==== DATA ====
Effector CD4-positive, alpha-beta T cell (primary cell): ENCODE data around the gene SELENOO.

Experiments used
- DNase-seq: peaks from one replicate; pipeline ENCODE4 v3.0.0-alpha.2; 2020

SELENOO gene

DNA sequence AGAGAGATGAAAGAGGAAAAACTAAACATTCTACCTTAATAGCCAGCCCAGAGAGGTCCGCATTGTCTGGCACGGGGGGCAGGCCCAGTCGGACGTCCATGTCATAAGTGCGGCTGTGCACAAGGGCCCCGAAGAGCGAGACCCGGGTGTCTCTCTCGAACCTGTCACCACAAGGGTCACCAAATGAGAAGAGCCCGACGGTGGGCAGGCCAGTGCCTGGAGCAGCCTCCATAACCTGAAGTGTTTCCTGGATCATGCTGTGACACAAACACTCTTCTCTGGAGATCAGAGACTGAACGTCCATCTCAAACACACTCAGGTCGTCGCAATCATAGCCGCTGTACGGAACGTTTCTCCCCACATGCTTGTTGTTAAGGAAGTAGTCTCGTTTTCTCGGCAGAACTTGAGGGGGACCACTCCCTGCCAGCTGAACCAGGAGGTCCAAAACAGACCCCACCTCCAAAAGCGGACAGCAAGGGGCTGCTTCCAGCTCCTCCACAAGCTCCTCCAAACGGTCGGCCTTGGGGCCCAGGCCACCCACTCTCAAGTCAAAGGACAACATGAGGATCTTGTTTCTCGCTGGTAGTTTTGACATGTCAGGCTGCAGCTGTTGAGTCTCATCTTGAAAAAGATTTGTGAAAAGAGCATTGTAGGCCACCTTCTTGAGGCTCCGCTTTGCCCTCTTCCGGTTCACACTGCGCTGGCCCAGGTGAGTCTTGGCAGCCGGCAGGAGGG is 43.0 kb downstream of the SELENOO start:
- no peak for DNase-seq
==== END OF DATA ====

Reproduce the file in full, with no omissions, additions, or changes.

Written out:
Effector CD4-positive, alpha-beta T cell (primary cell): ENCODE data around the gene SELENOO.

Experiments used
- DNase-seq: peaks from one replicate; pipeline ENCODE4 v3.0.0-alpha.2; 2020

SELENOO gene

DNA sequence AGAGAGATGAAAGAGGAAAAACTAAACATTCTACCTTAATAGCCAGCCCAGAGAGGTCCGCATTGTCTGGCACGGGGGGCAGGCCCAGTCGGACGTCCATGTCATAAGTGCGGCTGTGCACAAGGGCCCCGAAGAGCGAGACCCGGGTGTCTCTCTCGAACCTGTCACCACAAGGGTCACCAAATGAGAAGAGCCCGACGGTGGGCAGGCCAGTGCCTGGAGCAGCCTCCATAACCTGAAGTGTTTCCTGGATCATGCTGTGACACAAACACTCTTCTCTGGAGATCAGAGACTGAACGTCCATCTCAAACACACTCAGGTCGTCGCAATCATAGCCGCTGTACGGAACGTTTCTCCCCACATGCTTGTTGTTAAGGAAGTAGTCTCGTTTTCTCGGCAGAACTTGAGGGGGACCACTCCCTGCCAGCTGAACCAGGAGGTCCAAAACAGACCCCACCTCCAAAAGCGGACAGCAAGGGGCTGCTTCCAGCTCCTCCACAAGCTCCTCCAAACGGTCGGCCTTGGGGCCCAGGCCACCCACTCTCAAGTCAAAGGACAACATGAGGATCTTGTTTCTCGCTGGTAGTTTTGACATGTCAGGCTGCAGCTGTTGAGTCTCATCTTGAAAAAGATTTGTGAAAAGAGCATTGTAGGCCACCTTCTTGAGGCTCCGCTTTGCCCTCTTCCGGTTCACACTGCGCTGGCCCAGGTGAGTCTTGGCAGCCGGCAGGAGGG is 43.0 kb downstream of the SELENOO start:
- no peak for DNase-seq